Healthy Metric went live today, releasing five new brief reports focused on health disparities in Wisconsin. These first reports provide an initial look at the impact the COVID-19 pandemic has had on health and health disparities. The first five reports provide an initial look at the impact the COVID-19 pandemic has had on health and health disparities. They cover a wide range of issues impacting health outcomes and health care in Wisconsin including:
Toolkit for Improving Chronic Conditions, Hypertension & Diabetes: Care & Outcomes available on HIPxChange
Hypertension, or high blood pressure, is a major risk factor for heart disease and stroke, two leading causes of premature death in Americans (CDC - High Blood Pressure). In fact, heart disease is the leading cause of death in Wisconsin (Wisconsin Department of Health Services - Heart Disease).
The UW ICTR Neighborhood Health Partnerships Program (NHP) is excited to announce the launch of their latest ZIP code level report, the Sociodemographic Profile Report.
To make sociodemographic information easily accessible and comparable across geographies, NHP has launched a new report that provides information on the social determinants of health at the ZIP code level. This report uses U.S. Census Bureau American Community Survey (ACS) data to provide additional context about living conditions and demographics for most ZIP codes in Wisconsin.
ICTR's Neighborhood Health Partnership program hosts lunch & learn: Include Local Health Data and Action Tools in Grants
Are you interested in local level data on vaccinations, screenings, blood pressure, heart disease, diabetes, and more for your research? This lunch & learn will show how to leverage ICTR Neighborhood Health Partnership (NHP) program data on WI neighborhoods (zip code level) covering 27 health outcomes and care measures spanning the care continuum including wellness, prevention, risk factors for chronic diseases and chronic disease care. Attendees will also learn about funding opportunities for competitive research proposals through the ICTR Pilot Award Program.
The COVID-19 pandemic has put new constraints on the care of patients. Concerns about viral transmission, limiting exposure, proper PPE utilization, and evolving best practices in caring for patients with a novel viral disease has led to healthcare workers feeling high levels of uncertainty and has left healthcare systems scrambling to prepare their staff for sudden surges in patients.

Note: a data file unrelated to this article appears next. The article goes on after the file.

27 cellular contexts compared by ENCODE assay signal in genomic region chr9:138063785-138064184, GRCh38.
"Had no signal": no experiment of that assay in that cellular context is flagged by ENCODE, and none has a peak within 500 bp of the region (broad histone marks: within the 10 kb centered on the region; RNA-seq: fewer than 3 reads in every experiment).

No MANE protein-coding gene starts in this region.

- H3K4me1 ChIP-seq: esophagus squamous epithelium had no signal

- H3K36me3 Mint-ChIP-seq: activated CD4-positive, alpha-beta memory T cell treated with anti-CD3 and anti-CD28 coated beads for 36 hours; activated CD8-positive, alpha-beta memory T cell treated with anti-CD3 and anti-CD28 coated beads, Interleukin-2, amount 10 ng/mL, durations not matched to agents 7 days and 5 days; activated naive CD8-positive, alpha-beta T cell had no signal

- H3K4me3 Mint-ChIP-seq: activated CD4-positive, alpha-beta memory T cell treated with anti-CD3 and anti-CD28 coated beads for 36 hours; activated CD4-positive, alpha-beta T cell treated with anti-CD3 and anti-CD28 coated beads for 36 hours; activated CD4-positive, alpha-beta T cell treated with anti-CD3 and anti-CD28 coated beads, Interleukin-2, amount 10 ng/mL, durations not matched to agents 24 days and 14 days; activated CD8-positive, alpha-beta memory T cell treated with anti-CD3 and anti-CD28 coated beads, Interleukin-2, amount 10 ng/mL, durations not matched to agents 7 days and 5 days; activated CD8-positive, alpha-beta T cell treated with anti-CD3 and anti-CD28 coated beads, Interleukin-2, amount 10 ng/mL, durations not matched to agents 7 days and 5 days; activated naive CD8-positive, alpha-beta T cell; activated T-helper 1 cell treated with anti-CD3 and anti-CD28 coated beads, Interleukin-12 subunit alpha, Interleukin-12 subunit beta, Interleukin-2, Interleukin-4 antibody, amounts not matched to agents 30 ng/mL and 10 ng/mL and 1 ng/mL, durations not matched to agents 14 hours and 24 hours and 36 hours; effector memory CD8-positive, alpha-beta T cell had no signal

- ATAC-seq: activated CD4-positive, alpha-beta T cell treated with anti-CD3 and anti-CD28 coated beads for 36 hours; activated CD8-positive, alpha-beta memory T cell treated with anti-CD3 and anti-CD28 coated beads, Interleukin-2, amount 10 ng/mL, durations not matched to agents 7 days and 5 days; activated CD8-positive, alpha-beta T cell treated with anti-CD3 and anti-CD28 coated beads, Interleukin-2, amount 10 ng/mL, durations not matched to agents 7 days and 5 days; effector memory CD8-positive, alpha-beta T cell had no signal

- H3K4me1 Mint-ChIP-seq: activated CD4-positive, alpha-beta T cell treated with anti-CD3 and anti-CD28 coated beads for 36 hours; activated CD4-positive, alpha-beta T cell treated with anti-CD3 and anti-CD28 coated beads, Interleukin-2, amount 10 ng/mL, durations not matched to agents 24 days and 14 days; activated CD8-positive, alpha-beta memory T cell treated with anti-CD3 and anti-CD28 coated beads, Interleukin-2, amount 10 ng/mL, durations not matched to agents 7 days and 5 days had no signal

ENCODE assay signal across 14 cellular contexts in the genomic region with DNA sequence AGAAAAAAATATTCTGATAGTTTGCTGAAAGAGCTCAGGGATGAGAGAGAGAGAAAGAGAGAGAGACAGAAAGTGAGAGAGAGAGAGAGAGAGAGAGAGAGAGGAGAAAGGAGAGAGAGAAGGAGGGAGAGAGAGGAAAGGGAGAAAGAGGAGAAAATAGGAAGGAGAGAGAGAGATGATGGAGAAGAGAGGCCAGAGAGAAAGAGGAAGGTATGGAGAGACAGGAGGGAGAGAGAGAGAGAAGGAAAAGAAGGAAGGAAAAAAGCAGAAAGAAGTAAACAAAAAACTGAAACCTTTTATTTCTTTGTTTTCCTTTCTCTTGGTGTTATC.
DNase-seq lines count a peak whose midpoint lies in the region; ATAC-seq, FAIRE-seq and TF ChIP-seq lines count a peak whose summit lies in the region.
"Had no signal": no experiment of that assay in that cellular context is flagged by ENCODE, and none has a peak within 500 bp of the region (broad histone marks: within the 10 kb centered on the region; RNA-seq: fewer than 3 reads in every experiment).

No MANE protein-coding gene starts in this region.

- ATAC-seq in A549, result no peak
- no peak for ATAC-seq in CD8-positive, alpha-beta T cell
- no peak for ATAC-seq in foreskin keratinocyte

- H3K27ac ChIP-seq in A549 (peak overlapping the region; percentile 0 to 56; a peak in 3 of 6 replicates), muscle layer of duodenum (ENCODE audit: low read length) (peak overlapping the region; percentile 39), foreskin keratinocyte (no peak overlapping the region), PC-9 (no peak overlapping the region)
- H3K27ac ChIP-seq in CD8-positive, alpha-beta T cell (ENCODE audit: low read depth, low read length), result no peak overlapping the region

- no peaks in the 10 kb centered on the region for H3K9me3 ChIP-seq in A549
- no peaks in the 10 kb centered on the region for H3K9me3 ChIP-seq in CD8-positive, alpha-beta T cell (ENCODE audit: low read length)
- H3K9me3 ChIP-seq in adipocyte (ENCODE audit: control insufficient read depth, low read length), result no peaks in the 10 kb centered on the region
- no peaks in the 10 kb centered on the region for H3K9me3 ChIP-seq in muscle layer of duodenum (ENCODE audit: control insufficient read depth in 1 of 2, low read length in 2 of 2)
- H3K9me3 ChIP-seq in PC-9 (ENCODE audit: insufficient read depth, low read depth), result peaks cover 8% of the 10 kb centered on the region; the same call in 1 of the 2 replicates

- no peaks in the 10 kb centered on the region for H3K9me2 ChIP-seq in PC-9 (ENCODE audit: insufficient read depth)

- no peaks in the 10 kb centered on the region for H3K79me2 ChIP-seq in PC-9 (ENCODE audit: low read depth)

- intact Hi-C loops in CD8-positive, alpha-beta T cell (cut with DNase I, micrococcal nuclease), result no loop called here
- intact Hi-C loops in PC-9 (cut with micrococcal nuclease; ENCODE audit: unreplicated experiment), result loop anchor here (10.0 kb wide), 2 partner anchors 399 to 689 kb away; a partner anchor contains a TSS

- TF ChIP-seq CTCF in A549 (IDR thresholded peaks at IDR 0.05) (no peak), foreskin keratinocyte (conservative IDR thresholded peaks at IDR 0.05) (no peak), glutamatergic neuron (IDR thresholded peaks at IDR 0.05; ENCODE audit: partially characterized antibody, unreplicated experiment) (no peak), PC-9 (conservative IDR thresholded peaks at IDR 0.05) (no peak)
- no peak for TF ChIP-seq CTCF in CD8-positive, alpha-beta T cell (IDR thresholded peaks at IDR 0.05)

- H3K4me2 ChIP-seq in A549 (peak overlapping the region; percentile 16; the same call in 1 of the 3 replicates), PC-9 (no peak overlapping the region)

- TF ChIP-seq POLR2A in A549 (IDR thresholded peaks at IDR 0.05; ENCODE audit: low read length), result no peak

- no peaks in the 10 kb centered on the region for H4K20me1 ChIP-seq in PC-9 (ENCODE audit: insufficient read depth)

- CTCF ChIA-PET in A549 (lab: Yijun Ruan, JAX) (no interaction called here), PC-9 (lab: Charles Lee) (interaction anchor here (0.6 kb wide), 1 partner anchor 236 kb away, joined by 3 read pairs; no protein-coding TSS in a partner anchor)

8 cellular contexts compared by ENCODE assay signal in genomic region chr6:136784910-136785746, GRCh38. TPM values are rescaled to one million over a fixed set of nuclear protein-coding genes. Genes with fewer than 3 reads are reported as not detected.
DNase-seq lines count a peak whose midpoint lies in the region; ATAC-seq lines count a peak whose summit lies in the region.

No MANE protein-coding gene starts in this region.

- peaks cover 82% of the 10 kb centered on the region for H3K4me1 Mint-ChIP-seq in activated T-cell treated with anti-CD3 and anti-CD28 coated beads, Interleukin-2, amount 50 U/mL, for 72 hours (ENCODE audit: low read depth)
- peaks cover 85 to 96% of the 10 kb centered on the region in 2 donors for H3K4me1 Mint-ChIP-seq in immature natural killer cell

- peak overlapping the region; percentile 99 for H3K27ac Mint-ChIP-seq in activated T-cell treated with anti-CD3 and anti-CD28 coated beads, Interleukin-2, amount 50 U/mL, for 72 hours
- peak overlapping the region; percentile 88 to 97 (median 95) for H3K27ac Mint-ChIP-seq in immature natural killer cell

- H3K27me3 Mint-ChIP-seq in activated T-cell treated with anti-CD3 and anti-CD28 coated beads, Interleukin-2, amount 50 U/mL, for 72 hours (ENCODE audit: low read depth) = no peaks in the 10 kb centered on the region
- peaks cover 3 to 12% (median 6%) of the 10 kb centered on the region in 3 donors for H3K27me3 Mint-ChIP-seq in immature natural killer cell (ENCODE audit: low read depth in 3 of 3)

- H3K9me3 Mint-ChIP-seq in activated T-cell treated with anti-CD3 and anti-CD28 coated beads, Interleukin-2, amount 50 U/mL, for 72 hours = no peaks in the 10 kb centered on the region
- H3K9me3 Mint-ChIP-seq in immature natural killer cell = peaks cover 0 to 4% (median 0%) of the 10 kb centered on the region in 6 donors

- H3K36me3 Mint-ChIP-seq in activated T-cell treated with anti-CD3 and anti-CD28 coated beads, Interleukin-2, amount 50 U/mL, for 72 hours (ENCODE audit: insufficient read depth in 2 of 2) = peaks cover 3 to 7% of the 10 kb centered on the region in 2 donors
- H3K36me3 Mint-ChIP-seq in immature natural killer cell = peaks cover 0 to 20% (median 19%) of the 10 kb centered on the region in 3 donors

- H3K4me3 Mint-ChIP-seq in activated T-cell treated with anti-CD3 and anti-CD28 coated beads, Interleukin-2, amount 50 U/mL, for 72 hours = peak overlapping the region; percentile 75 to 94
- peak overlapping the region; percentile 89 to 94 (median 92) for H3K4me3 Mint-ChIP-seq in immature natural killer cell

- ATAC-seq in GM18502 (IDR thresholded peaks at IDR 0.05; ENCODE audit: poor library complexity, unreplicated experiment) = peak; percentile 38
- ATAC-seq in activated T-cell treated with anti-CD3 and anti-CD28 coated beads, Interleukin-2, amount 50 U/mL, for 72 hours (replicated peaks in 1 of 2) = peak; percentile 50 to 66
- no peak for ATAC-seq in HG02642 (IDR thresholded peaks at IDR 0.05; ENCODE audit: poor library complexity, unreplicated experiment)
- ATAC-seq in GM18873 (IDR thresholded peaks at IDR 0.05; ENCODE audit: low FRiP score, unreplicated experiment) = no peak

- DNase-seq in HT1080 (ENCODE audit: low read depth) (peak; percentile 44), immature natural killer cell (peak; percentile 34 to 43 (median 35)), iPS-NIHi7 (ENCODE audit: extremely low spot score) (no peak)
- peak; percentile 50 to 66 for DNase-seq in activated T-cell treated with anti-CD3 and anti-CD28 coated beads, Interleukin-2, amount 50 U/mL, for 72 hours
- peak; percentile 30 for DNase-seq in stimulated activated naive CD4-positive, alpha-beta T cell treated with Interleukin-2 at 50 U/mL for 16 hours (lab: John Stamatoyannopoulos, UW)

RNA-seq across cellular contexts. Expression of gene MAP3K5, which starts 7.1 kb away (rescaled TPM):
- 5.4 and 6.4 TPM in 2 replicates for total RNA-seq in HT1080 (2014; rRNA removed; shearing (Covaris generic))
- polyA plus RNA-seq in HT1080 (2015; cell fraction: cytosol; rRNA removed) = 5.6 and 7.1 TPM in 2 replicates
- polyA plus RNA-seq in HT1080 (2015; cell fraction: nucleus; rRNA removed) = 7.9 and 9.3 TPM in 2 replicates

Authors developed the WIRED-RT COVID-19 Simulation Curriculum Toolkit to help health systems and healthcare providers prepare for surges in COVID-19 cases by focusing on proper PPE utilization, infection control practices, and patient care best-practices as of the date of publication.
HIP Investigator, Dr. Elizabeth Cox and her PROKids team, in collaboration with the investigators at the University of North Carolina-Chapel Hill and West Virginia University, have received a 5-year P01 grant from the National Cancer Institute focused on improving rates of HPV vaccination. The study will implement and evaluate an evidence-based intervention, “the Announcement Approach,” in over 40 pediatric and family medicine practices who are members of the Wisconsin Collaborative for Healthcare Quality or the West Virginia Practice-Based Research Network.
Most research universities have technology transfer infrastructure in place to help researchers apply for patents and spread the use of inventions such as drugs and devices. Yet most research universities lack similar infrastructure to help investigators scale up the use of non-patentable innovations such as novel healthcare models, behavioral or other heath interventions, and smartphone applications.
The Healthy Aging in Rural Towns (HeART) Toolkit contains guidelines and resources for conducting a needs-and-assets assessment and for choosing strategies to strengthen your community's support network and help older adults thrive.
Although the toolkit was designed primarily for use by rural communities, other communities will also find this guide useful, as the steps to needs assessment, asset gathering and strategy making are similar across communities.
This toolkit was developed by researchers and clinicians (Co-Principal Investigators: Barbara Bowers PhD, RN, FAAN and Kim Nolet MS) at the University of Wisconsin – Madison School of Nursing Center for Aging Research and Education.
Toolkits for CTSA Program Leaders: Developing D&I and Community-Engaged Research Capacity within a CTSA
The University of Wisconsin Institute for Clinical and Translational Research (UW ICTR) has developed comprehensive Dissemination and Implementation (D&I) resources to support the translational research process. A recent publication in the Journal of Clinical and Translational Science describes the essential role of stakeholder engagement in the evolution of the UW ICTR Community and Collaboration (C&Cn) component and its nationally acclaimed D&I Launchpad program.
The University of Wisconsin - Madison Institute for Clinical and Translational Research (ICTR) Community–Academic Partnerships component (ICTR-CAP) is organized as a federation of more than 40 programs and centers across the UW-Madison campus and Marshfield Clinic each providing resources to support community-engaged translational research. The ICTR-CAP Steering Committee consists of the faculty directors of federation programs and participates in strategic planning to support resource coordination, identify need areas, and build resources to support community-engaged translational research.